We will now be able to support all notifications and alerts in the iOS app. This update will make it easier for editors who use iOS devices to be notified about new messages and alerts that they have, without having to voluntarily open the app or website to check. As we prepare to release this feature, we want to ensure that the usability of notifications is clear and doesn’t disrupt editors' existing flows. We will also need to ensure that new editors and other logged in users who may not be used to the notifications system from web will be able to successfully use and take action on their notifications.
Notifications can be seen in two different areas: 1) when push notifications are turned on they will appear in the system notification center and lock screen, 2) tapping on a push notification or navigating to the in app notification center will show notification messages in the app itself.
Through testing we will need to ensure that all elements of the feature are understandable and actionable. We will also need to test with both seasoned editors (to ensure that the feature meets the expectations they may have from using notifications on desktop) as well as new users who may have never seen a notification from Wikipedia before.
With these two distinct groups in mind, our aim in testing is to perform an unmoderated usability test of just the in-app features with new users followed by an unmoderated longitudinal study (weeklong diary study, with a webform and follow-up questions) with current editors.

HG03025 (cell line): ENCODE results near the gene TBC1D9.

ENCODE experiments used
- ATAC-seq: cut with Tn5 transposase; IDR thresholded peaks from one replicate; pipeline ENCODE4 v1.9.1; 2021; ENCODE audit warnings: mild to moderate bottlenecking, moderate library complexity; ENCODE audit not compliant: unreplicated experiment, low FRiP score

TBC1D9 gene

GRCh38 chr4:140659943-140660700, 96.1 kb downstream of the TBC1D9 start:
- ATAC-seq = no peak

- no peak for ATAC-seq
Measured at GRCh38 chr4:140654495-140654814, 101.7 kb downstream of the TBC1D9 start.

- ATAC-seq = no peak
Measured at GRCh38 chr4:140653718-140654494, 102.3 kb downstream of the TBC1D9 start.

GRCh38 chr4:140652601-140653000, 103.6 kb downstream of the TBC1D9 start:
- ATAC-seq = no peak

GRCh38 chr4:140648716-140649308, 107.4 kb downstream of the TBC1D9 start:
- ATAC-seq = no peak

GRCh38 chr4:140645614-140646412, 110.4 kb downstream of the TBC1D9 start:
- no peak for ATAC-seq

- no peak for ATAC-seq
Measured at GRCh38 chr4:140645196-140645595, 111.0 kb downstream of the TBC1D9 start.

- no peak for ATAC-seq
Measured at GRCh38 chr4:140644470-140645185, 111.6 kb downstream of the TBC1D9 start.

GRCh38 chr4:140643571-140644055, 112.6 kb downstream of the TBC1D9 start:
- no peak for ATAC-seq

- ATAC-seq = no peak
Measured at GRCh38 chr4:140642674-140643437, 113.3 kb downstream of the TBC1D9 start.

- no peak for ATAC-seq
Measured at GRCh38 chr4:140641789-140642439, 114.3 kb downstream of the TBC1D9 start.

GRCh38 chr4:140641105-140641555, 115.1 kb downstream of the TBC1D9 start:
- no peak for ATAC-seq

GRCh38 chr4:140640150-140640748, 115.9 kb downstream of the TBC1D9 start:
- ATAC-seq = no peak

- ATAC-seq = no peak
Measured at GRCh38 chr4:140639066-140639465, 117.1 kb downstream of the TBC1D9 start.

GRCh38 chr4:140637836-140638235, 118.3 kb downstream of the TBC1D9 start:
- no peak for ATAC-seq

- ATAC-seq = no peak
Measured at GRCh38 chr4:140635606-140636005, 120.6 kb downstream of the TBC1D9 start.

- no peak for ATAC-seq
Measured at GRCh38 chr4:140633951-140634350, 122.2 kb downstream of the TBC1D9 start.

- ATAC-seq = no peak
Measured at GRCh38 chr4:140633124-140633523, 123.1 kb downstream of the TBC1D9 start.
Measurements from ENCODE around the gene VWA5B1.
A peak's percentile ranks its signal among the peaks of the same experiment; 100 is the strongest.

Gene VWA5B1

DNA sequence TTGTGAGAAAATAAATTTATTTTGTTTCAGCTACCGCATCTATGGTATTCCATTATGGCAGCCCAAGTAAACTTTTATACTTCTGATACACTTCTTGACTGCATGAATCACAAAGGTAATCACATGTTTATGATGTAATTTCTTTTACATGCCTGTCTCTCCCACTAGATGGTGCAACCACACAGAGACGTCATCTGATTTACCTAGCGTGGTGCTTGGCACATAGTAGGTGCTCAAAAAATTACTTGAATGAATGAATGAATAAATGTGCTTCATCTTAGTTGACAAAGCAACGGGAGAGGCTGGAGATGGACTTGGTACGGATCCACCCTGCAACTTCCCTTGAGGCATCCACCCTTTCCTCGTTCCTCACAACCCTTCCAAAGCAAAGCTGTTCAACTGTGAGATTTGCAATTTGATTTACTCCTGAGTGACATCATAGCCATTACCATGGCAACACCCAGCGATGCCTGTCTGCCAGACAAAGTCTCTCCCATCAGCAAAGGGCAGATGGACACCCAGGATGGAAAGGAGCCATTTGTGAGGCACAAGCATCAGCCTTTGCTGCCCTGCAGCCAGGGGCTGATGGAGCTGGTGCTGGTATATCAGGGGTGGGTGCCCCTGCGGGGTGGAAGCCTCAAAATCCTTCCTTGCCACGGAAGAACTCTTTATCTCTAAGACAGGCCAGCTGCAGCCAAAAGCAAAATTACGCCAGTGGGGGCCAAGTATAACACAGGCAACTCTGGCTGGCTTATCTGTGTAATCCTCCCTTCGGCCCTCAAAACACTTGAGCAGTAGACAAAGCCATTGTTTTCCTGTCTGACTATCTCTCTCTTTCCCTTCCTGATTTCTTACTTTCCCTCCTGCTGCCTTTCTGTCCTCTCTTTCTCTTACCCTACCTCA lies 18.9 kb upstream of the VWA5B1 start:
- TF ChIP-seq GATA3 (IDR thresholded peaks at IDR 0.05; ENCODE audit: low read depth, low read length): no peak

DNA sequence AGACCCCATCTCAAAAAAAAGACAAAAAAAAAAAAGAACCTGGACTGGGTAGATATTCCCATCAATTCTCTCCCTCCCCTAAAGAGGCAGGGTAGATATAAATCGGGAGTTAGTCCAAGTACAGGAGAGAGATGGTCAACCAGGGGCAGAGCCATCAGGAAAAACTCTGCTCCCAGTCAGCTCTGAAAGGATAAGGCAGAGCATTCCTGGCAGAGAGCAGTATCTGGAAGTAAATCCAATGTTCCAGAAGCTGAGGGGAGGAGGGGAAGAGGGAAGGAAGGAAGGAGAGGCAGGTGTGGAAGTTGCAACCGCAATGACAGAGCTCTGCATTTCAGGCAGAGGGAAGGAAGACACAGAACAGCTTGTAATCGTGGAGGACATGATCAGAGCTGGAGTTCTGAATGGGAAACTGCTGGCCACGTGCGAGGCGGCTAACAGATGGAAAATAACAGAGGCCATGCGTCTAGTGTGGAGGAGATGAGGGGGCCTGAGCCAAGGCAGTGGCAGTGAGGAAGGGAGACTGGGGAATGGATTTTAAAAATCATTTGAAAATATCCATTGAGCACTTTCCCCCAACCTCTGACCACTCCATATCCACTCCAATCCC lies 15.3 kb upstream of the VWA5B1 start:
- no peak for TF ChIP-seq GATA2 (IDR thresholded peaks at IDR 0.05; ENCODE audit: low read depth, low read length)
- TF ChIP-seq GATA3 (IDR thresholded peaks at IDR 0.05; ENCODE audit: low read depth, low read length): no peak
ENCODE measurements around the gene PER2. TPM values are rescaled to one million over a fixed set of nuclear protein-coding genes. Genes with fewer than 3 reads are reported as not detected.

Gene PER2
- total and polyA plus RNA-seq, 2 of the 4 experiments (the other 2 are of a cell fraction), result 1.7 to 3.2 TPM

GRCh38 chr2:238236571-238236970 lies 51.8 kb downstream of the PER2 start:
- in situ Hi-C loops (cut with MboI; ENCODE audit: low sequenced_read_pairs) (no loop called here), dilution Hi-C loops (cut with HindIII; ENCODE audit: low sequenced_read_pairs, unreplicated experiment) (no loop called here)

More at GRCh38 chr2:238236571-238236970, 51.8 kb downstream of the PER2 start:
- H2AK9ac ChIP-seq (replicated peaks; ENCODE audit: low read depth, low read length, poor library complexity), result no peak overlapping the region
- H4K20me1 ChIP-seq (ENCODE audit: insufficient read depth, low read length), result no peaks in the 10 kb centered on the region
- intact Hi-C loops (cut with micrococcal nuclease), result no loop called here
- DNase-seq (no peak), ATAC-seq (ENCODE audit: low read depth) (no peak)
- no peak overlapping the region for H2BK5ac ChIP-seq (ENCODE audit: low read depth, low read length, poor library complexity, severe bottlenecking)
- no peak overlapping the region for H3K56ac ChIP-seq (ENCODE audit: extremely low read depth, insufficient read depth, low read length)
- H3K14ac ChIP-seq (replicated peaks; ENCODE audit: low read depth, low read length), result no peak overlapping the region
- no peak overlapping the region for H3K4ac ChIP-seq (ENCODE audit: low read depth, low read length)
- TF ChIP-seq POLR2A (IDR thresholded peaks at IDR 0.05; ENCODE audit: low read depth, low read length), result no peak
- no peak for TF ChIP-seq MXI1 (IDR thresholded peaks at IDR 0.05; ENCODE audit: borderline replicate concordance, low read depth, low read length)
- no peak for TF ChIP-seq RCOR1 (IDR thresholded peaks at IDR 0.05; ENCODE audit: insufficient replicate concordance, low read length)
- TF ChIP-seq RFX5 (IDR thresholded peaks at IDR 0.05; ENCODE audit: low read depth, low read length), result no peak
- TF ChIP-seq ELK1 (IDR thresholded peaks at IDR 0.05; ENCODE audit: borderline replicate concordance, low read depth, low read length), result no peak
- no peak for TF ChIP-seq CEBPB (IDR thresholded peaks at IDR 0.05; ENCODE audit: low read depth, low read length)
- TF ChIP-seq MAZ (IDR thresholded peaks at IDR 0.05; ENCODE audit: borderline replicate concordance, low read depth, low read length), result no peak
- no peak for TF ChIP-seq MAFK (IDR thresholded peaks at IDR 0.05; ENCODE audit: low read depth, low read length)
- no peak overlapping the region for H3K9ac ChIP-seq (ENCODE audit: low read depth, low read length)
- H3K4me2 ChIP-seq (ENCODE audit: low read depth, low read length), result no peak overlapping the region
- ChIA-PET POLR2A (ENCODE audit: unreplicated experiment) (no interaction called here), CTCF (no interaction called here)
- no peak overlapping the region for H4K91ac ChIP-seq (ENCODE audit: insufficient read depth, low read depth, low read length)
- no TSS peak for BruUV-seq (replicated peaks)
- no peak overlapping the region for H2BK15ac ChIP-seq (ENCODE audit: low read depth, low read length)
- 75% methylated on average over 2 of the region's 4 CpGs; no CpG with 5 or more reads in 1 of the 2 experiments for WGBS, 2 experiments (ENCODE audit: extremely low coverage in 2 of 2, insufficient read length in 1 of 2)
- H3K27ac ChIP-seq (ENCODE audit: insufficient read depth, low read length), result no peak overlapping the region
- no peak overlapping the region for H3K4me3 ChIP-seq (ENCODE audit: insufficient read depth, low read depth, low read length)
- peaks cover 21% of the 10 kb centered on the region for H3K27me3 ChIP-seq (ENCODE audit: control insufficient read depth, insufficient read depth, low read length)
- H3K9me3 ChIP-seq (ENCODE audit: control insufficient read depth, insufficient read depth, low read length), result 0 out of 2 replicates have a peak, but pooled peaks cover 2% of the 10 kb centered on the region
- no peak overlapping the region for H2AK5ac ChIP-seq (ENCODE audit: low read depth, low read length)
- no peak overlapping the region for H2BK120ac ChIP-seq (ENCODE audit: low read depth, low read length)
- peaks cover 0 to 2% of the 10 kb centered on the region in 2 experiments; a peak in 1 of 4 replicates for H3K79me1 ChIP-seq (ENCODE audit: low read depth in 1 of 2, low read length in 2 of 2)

The primary goals of this tests are to gain insights on the following:
Push notifications (Diary study only)
- Do push notifications behave as expected?
- Do push notifications arrive in a timely manner?
- Do push notifications contain enough information to be useful/actionable?
- Is any information superfluous?
- Is any information missing?
- Does the tap through to the app work smoothly and as expected?
Badging (Diary study only)
- Does badging on the app icon work as expected?
- Is app icon badging helpful?
- Is app icon badging clear and easy to understand?
- Does the in-app icon badging work as expected?
- Is the in-app badging helpful?
- Is the in-app badging clear and easy to understand?
First time user experience
- Is it easy and intuitive for participants to opt into or out of push notifications?
- Are the user education and alerts clear and actionable?
Navigation and access to notifications
- Are users able to quickly and easily navigate to their notifications in the app?
- Do in-app notifications (toasts) contain enough information to be useful/actionable?
In-app notification center
- Do individual notification cells provide enough information to be useful/actionable?
- Is anything missing in individual notification cells?
- Is anything superfluous presented in individual notification cells?
- Are participants able to easily distinguish between ‘read’ and ‘unread’ messages?
- Are participants able to easily identify the filters and project inboxes?